EBA can also support treatment monitoring which constitutes a critical feedback loop for health care workers [14]. The use of EBA is associated with improved treatment engagement and treatment response in youth [15, 16]. EBA can optimize care in non-specialized settings, especially in combination with task-shifting strategies to overcome the lack of trained personnel [10]. However, the cost and logistics involved in instrument selection, delivery, and interpretation present barriers to implementing EBA [17].

While paper-and-pencil formats provide an inexpensive solution, digital formats can be advantageous, structuring EBA and increasing efficiency through the automatization of scale calculation and retrieval of normative values. Automatically generated reports can provide guidance for the next steps in treatment. Integrating a digital EBA system with an electronic health record (EHR) can help cover clinical and administrative processes and streamline clinical care. We expect that digitalized EBA can support and improve the quality of mental health care without burdening healthcare workers.

Digital literacy and access to the internet have vastly expanded, particularly in LMICs [18]. Moreover, children and adolescents are likely to be more familiar with digital formats on computers and mobile devices and find them easier to use and more appealing than paper-and-pencil formats [19]. This trend will likely become even more accentuated in the future. Digitalization is a foundation for data-driven improvements of health care services, for example, through data-driven research and improved quality management. However, the use and benefit of e-tools is far from matching its potential [20].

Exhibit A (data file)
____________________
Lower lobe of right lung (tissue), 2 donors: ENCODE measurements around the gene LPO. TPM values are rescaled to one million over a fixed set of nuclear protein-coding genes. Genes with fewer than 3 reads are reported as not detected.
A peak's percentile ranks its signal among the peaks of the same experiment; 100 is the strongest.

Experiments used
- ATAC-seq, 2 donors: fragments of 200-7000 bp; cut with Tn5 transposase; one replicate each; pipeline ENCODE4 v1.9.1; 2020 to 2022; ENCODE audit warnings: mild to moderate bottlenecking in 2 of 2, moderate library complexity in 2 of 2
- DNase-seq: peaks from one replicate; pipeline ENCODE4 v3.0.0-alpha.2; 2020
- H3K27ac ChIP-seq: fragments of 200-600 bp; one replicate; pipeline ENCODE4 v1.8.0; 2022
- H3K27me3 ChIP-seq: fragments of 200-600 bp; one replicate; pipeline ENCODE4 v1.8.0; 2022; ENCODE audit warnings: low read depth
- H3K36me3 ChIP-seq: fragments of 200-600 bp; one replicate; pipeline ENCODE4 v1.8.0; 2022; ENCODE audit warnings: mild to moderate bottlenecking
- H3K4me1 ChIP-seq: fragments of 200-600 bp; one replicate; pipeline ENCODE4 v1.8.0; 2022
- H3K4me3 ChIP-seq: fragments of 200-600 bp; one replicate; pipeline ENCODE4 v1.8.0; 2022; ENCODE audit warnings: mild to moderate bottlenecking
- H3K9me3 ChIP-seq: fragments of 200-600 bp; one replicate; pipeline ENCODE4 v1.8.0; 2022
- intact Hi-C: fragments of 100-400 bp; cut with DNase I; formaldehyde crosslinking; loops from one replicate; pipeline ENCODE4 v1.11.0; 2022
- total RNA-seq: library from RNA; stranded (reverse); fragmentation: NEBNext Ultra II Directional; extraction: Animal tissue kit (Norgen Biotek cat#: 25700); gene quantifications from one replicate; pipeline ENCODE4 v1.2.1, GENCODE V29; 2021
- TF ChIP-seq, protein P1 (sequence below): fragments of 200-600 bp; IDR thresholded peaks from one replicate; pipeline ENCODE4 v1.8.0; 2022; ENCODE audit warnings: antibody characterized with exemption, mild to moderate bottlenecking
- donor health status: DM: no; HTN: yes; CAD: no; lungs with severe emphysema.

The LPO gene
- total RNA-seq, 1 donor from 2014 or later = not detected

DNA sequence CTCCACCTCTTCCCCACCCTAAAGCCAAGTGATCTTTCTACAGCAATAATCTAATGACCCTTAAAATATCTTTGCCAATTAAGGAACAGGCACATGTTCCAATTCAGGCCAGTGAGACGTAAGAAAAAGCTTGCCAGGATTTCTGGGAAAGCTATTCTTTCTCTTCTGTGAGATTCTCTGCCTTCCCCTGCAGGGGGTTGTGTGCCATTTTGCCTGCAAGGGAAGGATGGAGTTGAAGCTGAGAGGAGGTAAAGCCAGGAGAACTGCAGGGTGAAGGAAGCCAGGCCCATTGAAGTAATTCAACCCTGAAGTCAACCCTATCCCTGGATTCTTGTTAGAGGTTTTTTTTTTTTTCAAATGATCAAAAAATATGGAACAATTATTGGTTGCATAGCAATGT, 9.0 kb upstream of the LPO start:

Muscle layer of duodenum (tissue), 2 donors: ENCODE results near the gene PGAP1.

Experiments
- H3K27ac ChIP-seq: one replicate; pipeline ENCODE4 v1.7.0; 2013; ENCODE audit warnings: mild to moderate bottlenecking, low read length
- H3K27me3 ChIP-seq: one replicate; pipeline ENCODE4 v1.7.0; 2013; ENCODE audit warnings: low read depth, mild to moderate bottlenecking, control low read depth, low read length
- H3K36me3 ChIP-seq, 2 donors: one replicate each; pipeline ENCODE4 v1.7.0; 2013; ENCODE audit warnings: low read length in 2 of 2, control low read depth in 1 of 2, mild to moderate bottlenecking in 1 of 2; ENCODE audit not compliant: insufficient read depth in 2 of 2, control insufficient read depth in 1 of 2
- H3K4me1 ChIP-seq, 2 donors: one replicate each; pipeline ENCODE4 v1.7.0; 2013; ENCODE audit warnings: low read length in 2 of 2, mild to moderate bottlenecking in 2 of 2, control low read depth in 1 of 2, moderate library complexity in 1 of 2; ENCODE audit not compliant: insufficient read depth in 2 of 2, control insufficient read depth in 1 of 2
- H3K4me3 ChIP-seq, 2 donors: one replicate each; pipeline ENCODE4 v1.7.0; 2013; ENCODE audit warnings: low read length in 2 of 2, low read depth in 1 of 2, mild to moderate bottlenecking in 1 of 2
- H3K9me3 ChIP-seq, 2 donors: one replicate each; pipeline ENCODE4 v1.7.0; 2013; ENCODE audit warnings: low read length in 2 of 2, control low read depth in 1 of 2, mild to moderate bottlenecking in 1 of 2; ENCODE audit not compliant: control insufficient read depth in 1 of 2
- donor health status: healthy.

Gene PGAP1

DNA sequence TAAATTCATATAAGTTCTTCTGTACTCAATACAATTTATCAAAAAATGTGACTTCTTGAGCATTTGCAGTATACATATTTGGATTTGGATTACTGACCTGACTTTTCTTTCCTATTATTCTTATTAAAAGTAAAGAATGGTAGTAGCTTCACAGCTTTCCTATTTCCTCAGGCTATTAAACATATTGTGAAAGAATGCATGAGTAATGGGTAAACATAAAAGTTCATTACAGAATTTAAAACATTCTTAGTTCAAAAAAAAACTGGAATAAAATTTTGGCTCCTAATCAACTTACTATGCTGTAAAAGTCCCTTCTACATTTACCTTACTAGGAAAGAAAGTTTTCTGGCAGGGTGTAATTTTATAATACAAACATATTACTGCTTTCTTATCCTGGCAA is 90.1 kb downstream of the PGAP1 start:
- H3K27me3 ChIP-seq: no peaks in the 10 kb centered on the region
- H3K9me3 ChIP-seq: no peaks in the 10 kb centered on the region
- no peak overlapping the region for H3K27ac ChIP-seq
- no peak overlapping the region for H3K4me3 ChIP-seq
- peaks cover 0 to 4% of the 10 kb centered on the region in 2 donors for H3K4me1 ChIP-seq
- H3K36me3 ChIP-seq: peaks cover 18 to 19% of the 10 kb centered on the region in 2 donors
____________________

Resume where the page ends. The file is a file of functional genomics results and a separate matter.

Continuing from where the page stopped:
The Mental Health Information Reporting Assistant (MHIRA) project is working on developing and implementing digital EBA in LMICs [21]. Our goal is to provide an open-source software platform to support digital EBA, making EBA more accessible and affordable in LMICs. For digital development, many institutions involved in global health, including USAID and World Health Organisation, endorse the nine design principles for digital development: “design with the user”; “understand the existing ecosystem”; “design for scale”; “build for sustainability”; “be data driven”; “use open standards”, “open data”, “open source and open innovation”; “reuse and improve”; “address privacy and security”; and “be collaborative” [22]. MHIRA follows these principles. In line with the principle “reuse and improve”, the MHIRA research group hypothesizes that many psychometric instruments available in paper-pencil format can be freely adapted and used in an electronic format.

Free use in digital formats

Digital versions of psychometric instruments of child and adolescent psychopathology (e.g., Achenbach scales or the BASC) are available. However, these solutions require a license fee, and while the fee might be justified compared to the benefits for the health care services, costs undoubtedly present a barrier in LMICs. Providing free access to EBA instrumentation is crucial in such settings.

In this context, Becker-Haimes et al. [17] found 95 free and brief instruments (in paper-and-pencil format) to assess overall mental health, depression, eating disorders, anxiety, substance use, disruptive behaviour, suicidality, bipolar disorder, and psychosis in youth. However, the list of instruments is not necessarily valid for the digital implementation of the instruments. “Free” instruments might have license terms that do not allow for free digital usage; that is, only a paper-and-pencil version is free for use.